Watching BBC Four's Micro Men last night took me back a few decades to when I was a lowly footsoldier for Sinclair in the 1980s. There's no doubt, the company rivalry that took place in Cambridge was mirrored in every schoolyard in the UK. And the drama was good, the BBC got the feel of the whole, crazy techwar down to a tee; from the seat-of-the-pants entrepreneurialism to the acceptability of smoking; to interspersing real 80s footage with the drama; to the personal obsessions of the rivals.
But what of the footsoldiers? Being only 12 to 15 at the time I was oblivious to the internal politics but well aware of the day-to-day conflict. There's no doubt, the rich kids got the Beebs and the scruffnecks got the Speccies. Worse still, school patronage of Acorn disadvantaged the more ordinary kids because schools often wouldn't let them do computer science homework and projects on their Speccies whereas the richer kids could do their homework on their computers - moreover, teachers would take school BBC micros home over the weekend so their middle-class kids could get extra time for free. We had to pay for our disadvantage!
OK, so how important was all this? For us, it meant something because we were developers and not just users. Our machines were platforms for our future careers where we learnt primarily problem-solving skills that would equip us for life. Consider how these 'toys' were the springboard for the British video games industry to the point where 80s kids still dominate these companies because modern children almost never learn to program. And consider how many of the younger generation of software developers still say, "yeah well I learnt to program on an old Amstrad CPC that was tossed to me in my teens..."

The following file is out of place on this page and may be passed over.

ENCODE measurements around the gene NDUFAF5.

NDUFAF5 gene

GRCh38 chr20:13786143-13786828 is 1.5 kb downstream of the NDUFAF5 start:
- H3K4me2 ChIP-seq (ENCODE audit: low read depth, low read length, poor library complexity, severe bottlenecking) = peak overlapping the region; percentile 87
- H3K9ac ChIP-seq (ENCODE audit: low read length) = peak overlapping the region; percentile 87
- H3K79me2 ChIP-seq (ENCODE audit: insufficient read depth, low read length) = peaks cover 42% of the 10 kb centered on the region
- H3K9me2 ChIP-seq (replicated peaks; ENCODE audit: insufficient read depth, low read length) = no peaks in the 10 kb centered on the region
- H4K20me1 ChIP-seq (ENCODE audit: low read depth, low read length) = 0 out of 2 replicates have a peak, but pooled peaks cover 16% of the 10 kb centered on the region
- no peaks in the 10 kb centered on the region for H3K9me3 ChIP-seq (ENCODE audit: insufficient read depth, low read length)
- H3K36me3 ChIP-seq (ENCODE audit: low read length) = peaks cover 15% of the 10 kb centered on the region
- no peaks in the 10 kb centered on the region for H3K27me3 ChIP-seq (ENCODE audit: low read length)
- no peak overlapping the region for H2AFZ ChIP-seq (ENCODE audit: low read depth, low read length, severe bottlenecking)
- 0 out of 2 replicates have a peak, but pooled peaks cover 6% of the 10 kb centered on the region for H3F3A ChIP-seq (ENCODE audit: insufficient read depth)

The true beauty and power of these machines was their simplicity - which is also what fuelled the tribalism so effectively. The Spectrum was a terrible computer, I went through 4 or 5 before I got one that worked! It had an awful keyboard; a slow BASIC language; a painful printer; chronic expansion potential and embarrassingly blocky colour. But at least it wasn't a BEEB with it's overpriced, snotty-nosed elitism; painful 6502 processor; weedy 32Kb RAM; boring motherboard and pebble-dashed casing. Yuk ;-)
If you really want to relive some of this you need more than an emulator - so why not check out Libby8dev : A spare-time tribute home micro built with A powerful Z80, RAM, Firmware and glue logic on Veroboard. Yep, I figured out how to do the entire glue logic with a single microcontroller! For only £9.99 I'll send you an AVR + firmware IC and it'll be a doddle to build. Then you can join the team and share in the world of shoe-string development with its crazy highs and lows; missed deadlines and geektastic experience full of wires, hacked circuits and solder-singed eyebrows. You also get the weekly project memoranda in courier 10-pitch!